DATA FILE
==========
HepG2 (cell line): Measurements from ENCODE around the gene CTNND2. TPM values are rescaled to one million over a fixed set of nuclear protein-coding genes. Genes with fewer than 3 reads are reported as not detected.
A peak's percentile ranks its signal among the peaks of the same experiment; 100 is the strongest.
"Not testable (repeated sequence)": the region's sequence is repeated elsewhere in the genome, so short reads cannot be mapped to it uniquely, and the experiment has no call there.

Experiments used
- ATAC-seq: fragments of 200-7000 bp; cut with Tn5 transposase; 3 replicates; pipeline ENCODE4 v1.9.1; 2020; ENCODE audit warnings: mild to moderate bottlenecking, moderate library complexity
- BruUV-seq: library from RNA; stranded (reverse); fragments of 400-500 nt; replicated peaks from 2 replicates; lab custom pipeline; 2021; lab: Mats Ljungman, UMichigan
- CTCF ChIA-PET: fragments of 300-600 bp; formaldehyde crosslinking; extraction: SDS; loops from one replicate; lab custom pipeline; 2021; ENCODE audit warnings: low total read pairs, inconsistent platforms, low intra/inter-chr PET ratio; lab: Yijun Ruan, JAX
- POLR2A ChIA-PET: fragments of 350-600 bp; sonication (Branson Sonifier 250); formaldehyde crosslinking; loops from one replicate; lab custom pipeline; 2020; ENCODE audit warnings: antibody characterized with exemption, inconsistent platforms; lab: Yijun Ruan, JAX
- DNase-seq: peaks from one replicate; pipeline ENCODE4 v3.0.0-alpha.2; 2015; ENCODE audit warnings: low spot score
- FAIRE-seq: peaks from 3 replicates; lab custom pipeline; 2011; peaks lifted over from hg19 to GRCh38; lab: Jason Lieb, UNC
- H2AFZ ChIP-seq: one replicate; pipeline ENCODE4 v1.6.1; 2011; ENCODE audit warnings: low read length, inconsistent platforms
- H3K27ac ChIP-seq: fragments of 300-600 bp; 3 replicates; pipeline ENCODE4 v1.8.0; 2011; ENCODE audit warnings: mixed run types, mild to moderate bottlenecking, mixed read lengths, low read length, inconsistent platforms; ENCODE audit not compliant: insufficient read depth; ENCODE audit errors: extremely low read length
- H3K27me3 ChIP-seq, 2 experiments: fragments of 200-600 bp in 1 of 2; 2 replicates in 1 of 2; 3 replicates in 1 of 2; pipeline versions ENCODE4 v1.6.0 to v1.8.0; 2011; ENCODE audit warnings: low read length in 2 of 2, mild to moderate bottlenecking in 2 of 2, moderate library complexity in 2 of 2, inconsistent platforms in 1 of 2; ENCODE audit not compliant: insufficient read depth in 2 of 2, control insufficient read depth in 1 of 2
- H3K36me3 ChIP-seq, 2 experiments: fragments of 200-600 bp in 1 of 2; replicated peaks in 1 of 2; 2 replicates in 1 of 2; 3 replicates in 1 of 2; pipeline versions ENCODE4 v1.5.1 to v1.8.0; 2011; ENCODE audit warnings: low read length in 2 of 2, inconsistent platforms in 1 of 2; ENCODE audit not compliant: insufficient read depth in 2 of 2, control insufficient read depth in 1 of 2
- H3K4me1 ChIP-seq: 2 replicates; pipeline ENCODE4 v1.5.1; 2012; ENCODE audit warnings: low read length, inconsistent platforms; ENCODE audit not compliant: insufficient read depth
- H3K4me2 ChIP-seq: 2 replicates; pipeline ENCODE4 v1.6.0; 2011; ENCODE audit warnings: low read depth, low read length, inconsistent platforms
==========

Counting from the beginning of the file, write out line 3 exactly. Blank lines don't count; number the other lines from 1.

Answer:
"Not testable (repeated sequence)": the region's sequence is repeated elsewhere in the genome, so short reads cannot be mapped to it uniquely, and the experiment has no call there.